Several visitors chuckled. Disbelief stirred under the surface. Ethiopiansespecially the highlanders, the Amhara and the Tigrayare famously sarcastic people, so there probably were a few sly remarks, in a language and of a degree of subtlety impossible for me to understand even in translation. Centuries of living under tyrants have given Ethiopians the gift of double entendre. The hidden speech has a name: säm enna wärq (wax and gold): the säm is the surface meaning and the wärq is the deep or hidden meaning. Skilled practitioners are respected as masters of verbal artistry.
At any rate, of course Haregewoin had no room for another child: the two-room brick house, two small outbuildings, and rusted, bright blue boxcar with a door carved out of it overflowed with children and teens of every size, and there were wistful adult hangers-on, too.
She sat for a moment, holding the receiver against her chest and curling the fingers of one hand around her lips, counting. No one moved, nor did anyone offer to shelter the child in Haregewoins place. Who knew what his condition would be? Probably sick, maybe contagious, certainly hungry and filthy; barefoot, uneducated, and hysterical. No thank you. While it was appreciated that the neighborhoods administrative unit, the kebele, took an interest, neither the kebele nor the federal government had a stipend to offer for the childs upkeep.
Haregewoin stood up. I go, she said.
Thinking Id caught the rhythm of the afternoon, I protested, Now? Youre going somewhere now? I looked to the others for approval.
But one doesnt ask this of someone who actually has work to do, for real work is hard to find and always respected. Some now must have thought, Now the ferange doesnt want to go?
May I come too? I asked more humbly.
Yes. Ishi [Okay]. Come. Please.
Selamneh Techane, the taxi driver, instantly alert, stood up, keys in hand. Haregewoin no longer had a car, much less the two cars of her married life. She gathered her shamma (thick, handwoven shawl) and black handbag and splashed cheerfully into the courtyard.
Where are we going? I asked, wading behind her.
To pick up the child, she called over her shoulder, already hoisting herself into the front seat of Selamnehs tin blue taxi. I got into the back and off we backfired.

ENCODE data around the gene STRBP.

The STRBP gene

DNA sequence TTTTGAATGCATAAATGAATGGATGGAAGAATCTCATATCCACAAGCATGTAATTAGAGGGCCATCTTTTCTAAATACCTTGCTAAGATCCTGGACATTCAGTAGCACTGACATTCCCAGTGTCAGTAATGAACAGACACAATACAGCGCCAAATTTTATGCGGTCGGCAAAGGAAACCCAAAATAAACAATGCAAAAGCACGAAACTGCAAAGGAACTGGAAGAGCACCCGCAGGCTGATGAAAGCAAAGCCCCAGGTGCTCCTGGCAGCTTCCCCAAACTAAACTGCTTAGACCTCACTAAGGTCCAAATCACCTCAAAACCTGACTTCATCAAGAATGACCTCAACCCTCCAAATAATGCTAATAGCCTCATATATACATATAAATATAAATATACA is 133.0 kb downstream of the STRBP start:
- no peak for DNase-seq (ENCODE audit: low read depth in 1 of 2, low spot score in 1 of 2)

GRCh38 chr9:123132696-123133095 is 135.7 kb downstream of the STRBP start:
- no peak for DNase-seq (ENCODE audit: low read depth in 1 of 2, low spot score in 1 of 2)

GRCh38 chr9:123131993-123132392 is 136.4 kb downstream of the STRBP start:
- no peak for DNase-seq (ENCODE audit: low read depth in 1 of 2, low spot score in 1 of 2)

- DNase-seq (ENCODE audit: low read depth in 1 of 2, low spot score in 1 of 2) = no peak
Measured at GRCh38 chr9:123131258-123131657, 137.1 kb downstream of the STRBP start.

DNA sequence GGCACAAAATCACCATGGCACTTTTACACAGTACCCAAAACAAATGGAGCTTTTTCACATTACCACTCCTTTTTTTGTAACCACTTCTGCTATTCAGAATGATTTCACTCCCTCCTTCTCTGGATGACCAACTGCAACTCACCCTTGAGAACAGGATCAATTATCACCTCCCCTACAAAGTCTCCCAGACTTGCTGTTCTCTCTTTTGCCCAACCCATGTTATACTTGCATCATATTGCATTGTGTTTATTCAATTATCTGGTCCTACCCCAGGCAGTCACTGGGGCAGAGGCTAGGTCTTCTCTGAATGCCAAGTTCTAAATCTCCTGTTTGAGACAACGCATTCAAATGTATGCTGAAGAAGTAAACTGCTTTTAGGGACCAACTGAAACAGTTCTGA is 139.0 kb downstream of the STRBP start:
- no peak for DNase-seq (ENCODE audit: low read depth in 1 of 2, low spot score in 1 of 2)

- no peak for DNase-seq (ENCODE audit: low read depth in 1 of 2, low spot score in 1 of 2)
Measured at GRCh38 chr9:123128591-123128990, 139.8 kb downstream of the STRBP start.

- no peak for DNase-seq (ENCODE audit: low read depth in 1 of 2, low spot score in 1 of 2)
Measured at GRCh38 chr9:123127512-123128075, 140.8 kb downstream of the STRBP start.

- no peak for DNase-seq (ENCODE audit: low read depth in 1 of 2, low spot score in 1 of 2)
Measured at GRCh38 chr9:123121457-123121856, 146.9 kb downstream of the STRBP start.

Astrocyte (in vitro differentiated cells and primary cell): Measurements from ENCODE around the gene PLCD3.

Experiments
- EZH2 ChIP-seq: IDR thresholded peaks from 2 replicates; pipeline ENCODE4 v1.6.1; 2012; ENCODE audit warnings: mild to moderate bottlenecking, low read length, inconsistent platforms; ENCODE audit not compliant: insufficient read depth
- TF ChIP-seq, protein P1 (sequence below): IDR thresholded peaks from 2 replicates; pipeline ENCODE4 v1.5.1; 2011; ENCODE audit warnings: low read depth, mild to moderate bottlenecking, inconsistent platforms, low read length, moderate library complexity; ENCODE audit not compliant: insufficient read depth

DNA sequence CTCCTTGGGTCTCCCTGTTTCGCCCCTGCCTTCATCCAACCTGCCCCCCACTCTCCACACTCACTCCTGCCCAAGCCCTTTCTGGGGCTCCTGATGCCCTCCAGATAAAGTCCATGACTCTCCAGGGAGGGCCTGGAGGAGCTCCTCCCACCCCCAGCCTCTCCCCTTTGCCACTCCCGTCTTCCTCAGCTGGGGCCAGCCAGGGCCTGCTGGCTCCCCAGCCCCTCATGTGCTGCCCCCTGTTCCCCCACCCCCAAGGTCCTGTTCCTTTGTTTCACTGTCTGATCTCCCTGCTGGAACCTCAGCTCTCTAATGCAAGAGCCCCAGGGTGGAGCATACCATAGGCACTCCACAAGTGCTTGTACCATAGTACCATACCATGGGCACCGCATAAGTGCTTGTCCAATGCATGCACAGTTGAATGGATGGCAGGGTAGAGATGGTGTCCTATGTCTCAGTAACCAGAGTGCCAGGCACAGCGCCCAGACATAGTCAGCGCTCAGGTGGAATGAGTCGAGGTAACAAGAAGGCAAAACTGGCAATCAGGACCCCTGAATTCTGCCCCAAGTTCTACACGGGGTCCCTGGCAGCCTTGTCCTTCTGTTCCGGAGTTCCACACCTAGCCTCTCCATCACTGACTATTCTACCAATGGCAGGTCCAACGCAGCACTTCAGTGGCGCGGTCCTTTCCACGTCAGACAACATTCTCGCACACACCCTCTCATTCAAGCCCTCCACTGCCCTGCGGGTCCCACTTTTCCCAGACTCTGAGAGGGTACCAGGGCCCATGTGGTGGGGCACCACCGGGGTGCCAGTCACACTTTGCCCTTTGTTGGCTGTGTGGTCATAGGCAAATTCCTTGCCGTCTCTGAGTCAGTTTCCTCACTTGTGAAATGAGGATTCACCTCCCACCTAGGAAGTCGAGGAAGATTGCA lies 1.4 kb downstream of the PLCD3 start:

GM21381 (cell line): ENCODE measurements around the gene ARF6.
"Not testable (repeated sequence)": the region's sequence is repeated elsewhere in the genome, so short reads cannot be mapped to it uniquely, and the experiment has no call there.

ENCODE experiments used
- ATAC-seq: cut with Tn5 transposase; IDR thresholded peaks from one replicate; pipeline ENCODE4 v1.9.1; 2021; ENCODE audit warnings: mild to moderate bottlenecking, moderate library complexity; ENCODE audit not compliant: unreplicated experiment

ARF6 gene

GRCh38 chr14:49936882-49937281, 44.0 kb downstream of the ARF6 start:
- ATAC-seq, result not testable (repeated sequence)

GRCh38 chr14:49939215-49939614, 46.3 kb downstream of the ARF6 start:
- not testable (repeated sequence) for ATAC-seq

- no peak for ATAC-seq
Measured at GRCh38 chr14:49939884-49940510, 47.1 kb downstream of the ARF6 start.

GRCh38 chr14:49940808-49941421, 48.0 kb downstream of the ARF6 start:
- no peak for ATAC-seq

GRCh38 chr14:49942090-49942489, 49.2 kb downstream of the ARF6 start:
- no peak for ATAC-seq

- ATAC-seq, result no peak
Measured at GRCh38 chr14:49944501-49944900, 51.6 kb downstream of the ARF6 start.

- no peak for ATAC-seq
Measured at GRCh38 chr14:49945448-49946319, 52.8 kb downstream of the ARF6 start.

At the intersection of the mountain lane and a paved thoroughfare, we pulled over to pick up a woman in khaki slacks and a zipper windbreaker waiting outside her apartment building. She got into the backseat with me and introduced herself, shaking hands all around. Her name was Gerrida; she was a housewife, married to a police officer. It was she who had just phoned on behalf of the kebele.
The little boy is Mintesinot [Min-tess-eh-note]. He is about two and a half years old, Gerrida said. He was growing up on a sidewalk near a busy intersection in town. Two months ago, his mother, Emebate (Em-eh-bott-ay) died of pneumonia (an opportunistic infection of AIDS); now his father was very sick, coughing all night, probably from tuberculosis (TB was one of the typical opportunistic infections of AIDS [OIA] invading immune systems weakened by HIV disease). It was evident to everyone in the neighborhood that the young father would soon die.
Gerrida had given charity to the small family over the years, she said, and many others in the district had also tried to help them. Finally, though, with the death of Mintesinots mother, it was time: the boy required better care than what his homeless, terminally ill father was giving him in plain sight of the entire world, beside the gutter of a busy street, nearly under the hooves of urban herds of goats and donkeys.
Excerpted from There Is No Me Without You, (c) 2006 Melissa Fay Greene. Reproduced with permission of the publisher, Bloomsbury USA/Walker & Co. All rights reserved.
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